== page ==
91 : Pitching Yourself Effectively (w/ Precious Williams)
Zach sits down with Precious Williams of Perfect Pitches by Precious to talk about how to pitch for yourself effectively. They break down the basics of a pitch and discuss what most people get wrong when pitching for themselves.
Zach: What's up, y'all? It's Zach, and you're listening to Living Corporate. Now, look, y'all. Y'all know we have people come through the spot from time to time. We have real conversations about real things, okay? And this episode is no different, okay? We've got Precious Williams with us on the show. Precious Williams is a world-class master communicator who works with successful women entrepreneurs and helps them take their professional speaking skills to the next level. With over 23--count 'em, 2-3, Michael Jordan, LeBron James--years of experience conceptualizing unique branding and marketing techniques, Williams seeks to train individuals and companies on how to remain authentic while marketing concepts and visions to distinctive audiences. Sound Man, you've got to give me a round of applause for that. [he obliges] With that being said--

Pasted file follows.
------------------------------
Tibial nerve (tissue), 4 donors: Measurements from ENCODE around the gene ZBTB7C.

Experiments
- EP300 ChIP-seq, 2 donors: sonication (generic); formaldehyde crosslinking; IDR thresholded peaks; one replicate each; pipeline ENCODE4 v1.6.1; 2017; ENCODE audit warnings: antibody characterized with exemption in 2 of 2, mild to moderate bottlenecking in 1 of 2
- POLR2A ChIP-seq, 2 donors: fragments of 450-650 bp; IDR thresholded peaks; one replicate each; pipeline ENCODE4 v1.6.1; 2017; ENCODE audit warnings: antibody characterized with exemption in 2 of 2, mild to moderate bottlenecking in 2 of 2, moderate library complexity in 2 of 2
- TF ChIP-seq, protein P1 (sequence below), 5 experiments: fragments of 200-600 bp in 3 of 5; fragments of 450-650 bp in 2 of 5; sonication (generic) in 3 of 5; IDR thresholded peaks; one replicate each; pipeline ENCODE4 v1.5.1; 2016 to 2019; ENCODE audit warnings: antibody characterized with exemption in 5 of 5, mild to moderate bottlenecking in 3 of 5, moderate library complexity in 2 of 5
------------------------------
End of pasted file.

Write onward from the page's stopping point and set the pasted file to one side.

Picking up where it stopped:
Precious: Oh, let me snap. Snap, snap, snap.
Zach: Come on. Come on, snaps. With that being said, Precious, welcome to the show. How are you doing?
Precious: I'm good. I'm really good today. I'm living well. I'm living my life like it's golden. "Living my life like it's golden."
Zach: Drinking some water?
Precious: You know [what?] We do. We drink water all day.
Zach: You sound really hydrated right now.
Precious: I am hydrated. I'm really hydrated. Come on now.
Zach: I can feel it--I can feel it through the ancestral plane.
Zach: I know I gave a little bit of an intro, but for those of us who don't know you, would you mind telling us a little bit about yourself?